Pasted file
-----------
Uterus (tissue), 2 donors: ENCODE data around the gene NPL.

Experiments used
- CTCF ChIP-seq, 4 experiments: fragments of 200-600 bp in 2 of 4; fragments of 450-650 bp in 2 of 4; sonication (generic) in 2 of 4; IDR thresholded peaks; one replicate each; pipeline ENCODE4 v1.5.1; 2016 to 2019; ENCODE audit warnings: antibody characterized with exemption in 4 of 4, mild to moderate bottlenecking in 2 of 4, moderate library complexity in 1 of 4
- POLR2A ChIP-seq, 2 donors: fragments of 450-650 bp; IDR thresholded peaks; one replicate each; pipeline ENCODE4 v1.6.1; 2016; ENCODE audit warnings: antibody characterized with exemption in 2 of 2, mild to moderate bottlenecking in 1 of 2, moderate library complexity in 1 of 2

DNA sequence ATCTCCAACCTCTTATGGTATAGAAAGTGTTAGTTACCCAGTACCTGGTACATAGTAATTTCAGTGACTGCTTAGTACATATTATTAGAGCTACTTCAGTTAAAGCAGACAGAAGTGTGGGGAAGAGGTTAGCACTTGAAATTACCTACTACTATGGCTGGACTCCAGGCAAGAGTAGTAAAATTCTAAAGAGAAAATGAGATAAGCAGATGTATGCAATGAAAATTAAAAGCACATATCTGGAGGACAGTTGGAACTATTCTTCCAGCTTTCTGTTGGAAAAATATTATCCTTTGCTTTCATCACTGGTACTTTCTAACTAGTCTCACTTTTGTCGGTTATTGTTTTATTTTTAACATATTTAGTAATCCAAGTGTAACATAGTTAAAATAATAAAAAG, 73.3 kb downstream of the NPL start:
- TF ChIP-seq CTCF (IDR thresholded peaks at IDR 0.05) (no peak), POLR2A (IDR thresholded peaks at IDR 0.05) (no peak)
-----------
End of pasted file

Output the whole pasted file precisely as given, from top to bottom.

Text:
Uterus (tissue), 2 donors: ENCODE data around the gene NPL.

Experiments used
- CTCF ChIP-seq, 4 experiments: fragments of 200-600 bp in 2 of 4; fragments of 450-650 bp in 2 of 4; sonication (generic) in 2 of 4; IDR thresholded peaks; one replicate each; pipeline ENCODE4 v1.5.1; 2016 to 2019; ENCODE audit warnings: antibody characterized with exemption in 4 of 4, mild to moderate bottlenecking in 2 of 4, moderate library complexity in 1 of 4
- POLR2A ChIP-seq, 2 donors: fragments of 450-650 bp; IDR thresholded peaks; one replicate each; pipeline ENCODE4 v1.6.1; 2016; ENCODE audit warnings: antibody characterized with exemption in 2 of 2, mild to moderate bottlenecking in 1 of 2, moderate library complexity in 1 of 2

DNA sequence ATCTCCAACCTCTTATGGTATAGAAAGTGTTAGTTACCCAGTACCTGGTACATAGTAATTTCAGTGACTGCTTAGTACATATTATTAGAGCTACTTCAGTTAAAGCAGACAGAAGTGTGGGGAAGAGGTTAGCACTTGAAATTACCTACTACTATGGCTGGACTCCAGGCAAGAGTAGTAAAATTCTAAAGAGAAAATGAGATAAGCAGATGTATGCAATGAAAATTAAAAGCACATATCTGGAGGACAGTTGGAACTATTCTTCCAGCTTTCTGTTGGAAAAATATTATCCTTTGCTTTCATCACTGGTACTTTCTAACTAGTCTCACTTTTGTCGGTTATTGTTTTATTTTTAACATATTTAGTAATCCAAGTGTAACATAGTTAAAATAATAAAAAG, 73.3 kb downstream of the NPL start:
- TF ChIP-seq CTCF (IDR thresholded peaks at IDR 0.05) (no peak), POLR2A (IDR thresholded peaks at IDR 0.05) (no peak)